The Lost Sailors

The Lost Sailors by Jean-Claude Izzo, Howard Curtis Read Free Book Online

Book: The Lost Sailors by Jean-Claude Izzo, Howard Curtis Read Free Book Online
Authors: Jean-Claude Izzo, Howard Curtis
doesn’t interest me very much.”
    â€œDoes that mean you prefer women?” he replied, curtly, suddenly convinced that he’d figured out the relationship between the two women.
    Gaby laughed. A deep laugh, throaty and warm. A real laugh. Nedim laughed with her, at himself, realizing how stupid what he’d just said was.
    â€œYou play with yourself too much on your ship!” She took him by the arm and pulled him to the exit. “Shall we get your bag and go?”
    â€œDo you have a car?”
    â€œWe’ll get a taxi.”
    â€œA taxi! There can’t be many taxis around here at this hour.”
    â€œLalla went to find one.”
    Nedim told himself, as she drew him to the exit, that he still had time to break free, find an excuse, and get away. But he didn’t have the strength. All he could do was make a rough estimate of how much money he still had in his pocket. He reckoned he could still spend five hundred francs, maximum. When he’d paid Pedrag, the truck driver, he would still have around a hundred francs. It wasn’t much. But once he was home, he’d manage somehow.
    Lalla joined them as Nedim was collecting his things from the cloakroom. A filthy US Navy bag stuffed with old clothes and a few souvenirs he’d been carrying around with him during the four years he’d been at sea.
    â€œI see you’ve become friends,” Lalla said.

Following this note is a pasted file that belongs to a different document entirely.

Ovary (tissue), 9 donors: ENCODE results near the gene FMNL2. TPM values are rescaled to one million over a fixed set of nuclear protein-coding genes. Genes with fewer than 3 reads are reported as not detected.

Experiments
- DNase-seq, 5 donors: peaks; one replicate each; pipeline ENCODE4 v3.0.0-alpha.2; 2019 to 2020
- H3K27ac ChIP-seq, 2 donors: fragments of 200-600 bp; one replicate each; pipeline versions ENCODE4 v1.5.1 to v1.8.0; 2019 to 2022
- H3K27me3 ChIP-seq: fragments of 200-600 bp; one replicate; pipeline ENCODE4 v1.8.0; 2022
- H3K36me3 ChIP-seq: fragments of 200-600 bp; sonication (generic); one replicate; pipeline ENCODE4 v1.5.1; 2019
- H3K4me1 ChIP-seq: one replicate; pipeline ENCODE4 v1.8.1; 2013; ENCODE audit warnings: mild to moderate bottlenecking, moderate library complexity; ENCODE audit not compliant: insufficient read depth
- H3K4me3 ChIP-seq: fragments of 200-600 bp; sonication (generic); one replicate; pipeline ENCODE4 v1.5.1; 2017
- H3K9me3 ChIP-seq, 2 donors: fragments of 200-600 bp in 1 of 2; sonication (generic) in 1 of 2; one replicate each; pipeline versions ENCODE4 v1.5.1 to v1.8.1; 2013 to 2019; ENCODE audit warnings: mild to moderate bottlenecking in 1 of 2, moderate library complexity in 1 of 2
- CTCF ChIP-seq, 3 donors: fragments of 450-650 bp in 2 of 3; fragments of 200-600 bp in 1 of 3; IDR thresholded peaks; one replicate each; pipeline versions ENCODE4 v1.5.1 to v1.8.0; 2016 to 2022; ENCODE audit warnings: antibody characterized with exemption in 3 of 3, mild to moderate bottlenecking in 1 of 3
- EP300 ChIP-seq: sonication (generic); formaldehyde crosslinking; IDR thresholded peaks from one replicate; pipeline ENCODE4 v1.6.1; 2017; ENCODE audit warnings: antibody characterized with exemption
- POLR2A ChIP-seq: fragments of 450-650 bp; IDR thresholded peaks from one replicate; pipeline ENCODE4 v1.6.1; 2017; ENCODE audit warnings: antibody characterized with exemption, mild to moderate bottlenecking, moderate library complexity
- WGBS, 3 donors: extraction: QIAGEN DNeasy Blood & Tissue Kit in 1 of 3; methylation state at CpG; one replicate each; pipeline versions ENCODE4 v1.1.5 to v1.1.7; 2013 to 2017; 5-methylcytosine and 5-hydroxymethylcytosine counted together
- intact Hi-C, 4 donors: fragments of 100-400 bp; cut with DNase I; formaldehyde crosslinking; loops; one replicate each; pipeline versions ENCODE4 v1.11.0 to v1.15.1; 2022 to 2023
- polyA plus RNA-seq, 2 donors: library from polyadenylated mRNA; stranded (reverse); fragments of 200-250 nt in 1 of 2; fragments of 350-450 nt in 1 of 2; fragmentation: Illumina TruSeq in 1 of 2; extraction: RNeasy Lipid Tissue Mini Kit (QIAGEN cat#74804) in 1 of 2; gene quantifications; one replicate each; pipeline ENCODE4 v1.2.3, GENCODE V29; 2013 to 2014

Gaby smiled, and Nedim knew he’d been trapped. A big, strong-looking guy opened the door for them and said goodnight. Nedim didn’t see the wink he gave Gaby. Outside, the air was muggy. It still hadn’t rained. The taxi was waiting.

5.
MEMORIES THAT FORECAST A SHIPWRECK
    T he storm broke over the sea first. Then over the city. A violent storm, the kind that only comes two or three times a year. Every time the horizon was set ablaze with blue and green lightning flashes, the Château d’If and the islands of the Frioul emerged from the darkness. The thunder would follow a few minutes later. Not the usual roll, but a sharp, cold, metallic crash that split the air.
    The
Aldebaran
started pitching. Its hull seemed about to buckle. The rain came down. Huge, hard drops, almost like hail. It was as if the boat had come under machine-gun fire. At the first clap of thunder, Diamantis had jerked awake on his bunk. It had been hard for him to get to sleep. Because of the heat. His cabin—if you could call his cubbyhole a cabin—was like a sauna. He had stripped naked, but, even so, he was streaming with sweat. And when he couldn’t sleep, he started thinking. Or, rather, he was assailed by all kinds of thoughts that went around and around in his head, becoming increasingly gloomy. Since they’d been stuck here, he’d been waking up more and more often during the night. Today the storm had seen to that.
    Now he was watching the spectacle through his porthole. His cabin was on the port side, facing out to sea. He imagined himself out there. Not on board the
Aldebaran,
but on another ship. A big coaster called the
Maris Stella
, plying the classic navigation route around the Mediterranean, loading and unloading at every port. Diamantis had been a last-minute replacement for an old friend of his named Michaelis, whose wife was about to give birth. “I can’t stop you being a sailor,” she had said before they married. “But if you want me to give you a child, stop being away for so long.” Michaelis hadn’t hesitated. He’d just turned fifty. Angela was twenty years younger than he, and very pretty. Sailing on the
Maris Stella
, Michaelis could get home every two weeks.
    That night, in late January, the
Maris Stella
had just left Limassol in Cyprus, heading for Beirut. They were expecting a big squall. What they got was something worse. The kind of storm the Mediterranean sometimes has in store for sailors. Contrary to popular belief, the Mediterranean isn’t a calm

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